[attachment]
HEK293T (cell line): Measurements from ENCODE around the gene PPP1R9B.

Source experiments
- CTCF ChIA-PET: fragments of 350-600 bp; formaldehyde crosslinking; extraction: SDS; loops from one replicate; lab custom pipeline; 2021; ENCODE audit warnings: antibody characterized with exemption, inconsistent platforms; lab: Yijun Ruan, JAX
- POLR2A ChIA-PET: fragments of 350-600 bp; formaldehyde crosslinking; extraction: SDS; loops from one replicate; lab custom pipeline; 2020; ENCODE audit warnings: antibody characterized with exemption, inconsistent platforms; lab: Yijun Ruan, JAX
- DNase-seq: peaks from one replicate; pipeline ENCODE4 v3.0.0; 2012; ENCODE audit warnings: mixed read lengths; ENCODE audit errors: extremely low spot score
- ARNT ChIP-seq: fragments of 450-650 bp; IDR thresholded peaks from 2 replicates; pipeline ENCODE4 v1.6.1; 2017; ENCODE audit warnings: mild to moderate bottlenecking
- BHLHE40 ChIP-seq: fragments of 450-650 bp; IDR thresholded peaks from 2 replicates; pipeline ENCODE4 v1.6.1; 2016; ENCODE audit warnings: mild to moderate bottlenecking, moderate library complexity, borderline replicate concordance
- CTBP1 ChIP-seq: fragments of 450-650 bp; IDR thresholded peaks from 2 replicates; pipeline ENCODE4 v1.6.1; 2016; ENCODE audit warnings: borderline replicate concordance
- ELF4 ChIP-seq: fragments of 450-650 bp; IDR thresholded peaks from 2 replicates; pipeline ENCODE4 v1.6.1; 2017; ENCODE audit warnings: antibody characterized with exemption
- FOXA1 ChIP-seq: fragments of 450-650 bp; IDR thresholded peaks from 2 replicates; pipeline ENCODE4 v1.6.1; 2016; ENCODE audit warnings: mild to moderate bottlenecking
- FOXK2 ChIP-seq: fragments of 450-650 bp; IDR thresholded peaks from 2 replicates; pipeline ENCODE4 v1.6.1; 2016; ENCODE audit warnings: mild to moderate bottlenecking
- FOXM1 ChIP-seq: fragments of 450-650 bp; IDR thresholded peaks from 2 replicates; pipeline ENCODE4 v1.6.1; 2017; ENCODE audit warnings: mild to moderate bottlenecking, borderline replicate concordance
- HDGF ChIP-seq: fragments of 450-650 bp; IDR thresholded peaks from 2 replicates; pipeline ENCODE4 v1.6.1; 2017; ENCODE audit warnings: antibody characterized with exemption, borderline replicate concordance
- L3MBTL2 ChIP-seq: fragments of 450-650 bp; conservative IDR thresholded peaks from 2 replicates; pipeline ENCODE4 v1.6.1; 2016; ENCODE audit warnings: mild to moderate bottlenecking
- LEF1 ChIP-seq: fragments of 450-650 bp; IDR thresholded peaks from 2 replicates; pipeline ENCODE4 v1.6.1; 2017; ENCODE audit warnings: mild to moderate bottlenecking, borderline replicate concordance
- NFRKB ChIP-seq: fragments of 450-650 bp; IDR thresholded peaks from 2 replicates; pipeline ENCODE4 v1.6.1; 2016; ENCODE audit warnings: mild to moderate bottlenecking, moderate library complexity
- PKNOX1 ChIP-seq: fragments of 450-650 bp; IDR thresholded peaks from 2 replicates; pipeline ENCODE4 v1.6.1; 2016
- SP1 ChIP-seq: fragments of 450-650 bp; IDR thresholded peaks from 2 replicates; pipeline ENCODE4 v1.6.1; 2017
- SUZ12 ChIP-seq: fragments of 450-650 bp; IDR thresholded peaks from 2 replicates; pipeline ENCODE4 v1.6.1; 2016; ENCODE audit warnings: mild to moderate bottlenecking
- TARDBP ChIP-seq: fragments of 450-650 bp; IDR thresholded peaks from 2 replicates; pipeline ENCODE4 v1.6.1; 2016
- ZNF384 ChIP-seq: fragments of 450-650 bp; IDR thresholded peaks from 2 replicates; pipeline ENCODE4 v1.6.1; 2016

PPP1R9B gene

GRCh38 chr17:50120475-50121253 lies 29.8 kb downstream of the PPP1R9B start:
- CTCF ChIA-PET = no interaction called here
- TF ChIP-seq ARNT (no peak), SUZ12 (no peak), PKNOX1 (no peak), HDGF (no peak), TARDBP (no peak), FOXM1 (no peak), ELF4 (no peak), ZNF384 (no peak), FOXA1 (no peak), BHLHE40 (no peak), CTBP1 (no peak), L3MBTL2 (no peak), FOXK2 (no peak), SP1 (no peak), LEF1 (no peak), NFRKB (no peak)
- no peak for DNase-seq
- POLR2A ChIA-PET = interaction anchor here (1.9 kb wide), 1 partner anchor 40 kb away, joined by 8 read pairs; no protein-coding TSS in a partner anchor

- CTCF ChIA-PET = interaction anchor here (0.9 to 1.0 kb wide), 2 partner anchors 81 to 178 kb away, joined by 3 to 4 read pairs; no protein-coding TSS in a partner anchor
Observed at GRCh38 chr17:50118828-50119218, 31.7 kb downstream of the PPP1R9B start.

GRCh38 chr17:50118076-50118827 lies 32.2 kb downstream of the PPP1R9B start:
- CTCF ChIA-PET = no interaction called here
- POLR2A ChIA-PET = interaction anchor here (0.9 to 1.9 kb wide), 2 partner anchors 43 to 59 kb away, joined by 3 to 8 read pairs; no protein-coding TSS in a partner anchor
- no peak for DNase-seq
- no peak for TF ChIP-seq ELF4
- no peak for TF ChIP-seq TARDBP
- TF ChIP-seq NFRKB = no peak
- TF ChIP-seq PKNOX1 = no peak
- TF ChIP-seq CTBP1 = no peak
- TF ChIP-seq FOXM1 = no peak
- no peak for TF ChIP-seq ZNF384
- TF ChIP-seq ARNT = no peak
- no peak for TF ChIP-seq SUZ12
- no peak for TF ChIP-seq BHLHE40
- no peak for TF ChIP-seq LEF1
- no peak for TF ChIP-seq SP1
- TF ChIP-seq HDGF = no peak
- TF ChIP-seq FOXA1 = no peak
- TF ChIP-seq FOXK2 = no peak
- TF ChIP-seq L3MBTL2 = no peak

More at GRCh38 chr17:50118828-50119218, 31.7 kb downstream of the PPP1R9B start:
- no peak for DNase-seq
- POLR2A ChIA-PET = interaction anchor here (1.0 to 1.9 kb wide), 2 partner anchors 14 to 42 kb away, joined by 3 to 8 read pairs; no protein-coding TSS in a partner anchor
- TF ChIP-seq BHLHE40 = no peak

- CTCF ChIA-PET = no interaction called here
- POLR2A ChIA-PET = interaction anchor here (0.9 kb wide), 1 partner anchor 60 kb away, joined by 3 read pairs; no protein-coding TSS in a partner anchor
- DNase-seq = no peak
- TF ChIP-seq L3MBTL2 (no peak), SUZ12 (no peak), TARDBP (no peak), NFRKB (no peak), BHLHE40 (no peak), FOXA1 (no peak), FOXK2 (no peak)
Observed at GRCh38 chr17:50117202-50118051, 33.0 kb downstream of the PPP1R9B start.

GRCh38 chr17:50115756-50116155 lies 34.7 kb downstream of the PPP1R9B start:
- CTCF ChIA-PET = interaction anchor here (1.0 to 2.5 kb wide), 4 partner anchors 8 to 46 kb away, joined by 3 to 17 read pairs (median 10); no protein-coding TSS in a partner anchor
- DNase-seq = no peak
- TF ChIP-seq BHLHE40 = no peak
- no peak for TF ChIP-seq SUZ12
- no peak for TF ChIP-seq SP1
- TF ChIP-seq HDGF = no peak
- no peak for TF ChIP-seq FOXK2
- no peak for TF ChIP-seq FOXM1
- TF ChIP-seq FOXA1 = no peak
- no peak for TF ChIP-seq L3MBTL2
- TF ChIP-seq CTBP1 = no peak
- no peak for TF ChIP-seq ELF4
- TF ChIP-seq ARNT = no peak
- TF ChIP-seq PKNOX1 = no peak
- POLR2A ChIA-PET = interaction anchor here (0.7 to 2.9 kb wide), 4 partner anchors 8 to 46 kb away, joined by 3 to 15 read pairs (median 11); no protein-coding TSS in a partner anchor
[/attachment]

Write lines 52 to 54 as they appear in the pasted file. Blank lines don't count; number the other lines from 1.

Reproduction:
- POLR2A ChIA-PET = interaction anchor here (1.0 to 1.9 kb wide), 2 partner anchors 14 to 42 kb away, joined by 3 to 8 read pairs; no protein-coding TSS in a partner anchor
- TF ChIP-seq BHLHE40 = no peak

- CTCF ChIA-PET = no interaction called here